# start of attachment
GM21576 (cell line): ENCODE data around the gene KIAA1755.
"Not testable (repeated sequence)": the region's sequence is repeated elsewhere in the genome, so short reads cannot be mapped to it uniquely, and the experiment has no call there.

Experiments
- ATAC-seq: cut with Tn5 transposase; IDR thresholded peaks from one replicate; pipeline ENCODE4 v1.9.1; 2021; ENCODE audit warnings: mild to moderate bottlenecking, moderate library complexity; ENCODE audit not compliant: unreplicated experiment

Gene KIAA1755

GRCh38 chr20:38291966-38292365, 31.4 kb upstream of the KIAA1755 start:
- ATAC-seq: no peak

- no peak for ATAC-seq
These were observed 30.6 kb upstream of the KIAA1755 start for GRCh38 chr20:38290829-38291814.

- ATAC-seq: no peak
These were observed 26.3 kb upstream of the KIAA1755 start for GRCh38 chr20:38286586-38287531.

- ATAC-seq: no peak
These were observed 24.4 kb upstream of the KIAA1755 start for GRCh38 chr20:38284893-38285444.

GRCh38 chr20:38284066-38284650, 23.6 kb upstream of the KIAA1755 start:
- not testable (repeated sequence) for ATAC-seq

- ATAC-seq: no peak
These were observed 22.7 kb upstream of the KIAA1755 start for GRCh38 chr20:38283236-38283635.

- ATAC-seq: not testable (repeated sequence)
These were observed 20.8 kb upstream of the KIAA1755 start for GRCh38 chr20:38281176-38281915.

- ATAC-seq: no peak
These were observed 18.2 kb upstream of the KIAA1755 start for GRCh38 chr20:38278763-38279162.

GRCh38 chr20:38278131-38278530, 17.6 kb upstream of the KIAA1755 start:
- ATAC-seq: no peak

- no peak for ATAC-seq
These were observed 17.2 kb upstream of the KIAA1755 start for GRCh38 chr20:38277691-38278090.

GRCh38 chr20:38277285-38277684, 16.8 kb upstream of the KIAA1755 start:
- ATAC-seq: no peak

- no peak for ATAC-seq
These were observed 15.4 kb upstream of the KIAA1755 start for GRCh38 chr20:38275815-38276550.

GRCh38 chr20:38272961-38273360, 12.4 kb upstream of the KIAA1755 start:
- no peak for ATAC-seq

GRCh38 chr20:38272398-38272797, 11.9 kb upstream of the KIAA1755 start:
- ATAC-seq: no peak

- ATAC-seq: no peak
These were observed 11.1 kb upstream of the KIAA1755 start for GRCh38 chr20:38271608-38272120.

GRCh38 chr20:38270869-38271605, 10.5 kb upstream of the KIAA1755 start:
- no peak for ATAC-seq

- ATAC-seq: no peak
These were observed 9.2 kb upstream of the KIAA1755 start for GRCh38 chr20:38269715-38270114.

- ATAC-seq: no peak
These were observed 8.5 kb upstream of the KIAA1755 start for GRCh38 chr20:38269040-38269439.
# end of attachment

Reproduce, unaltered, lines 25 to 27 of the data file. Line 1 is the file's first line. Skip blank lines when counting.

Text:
These were observed 17.2 kb upstream of the KIAA1755 start for GRCh38 chr20:38277691-38278090.

GRCh38 chr20:38277285-38277684, 16.8 kb upstream of the KIAA1755 start:
- ATAC-seq: no peak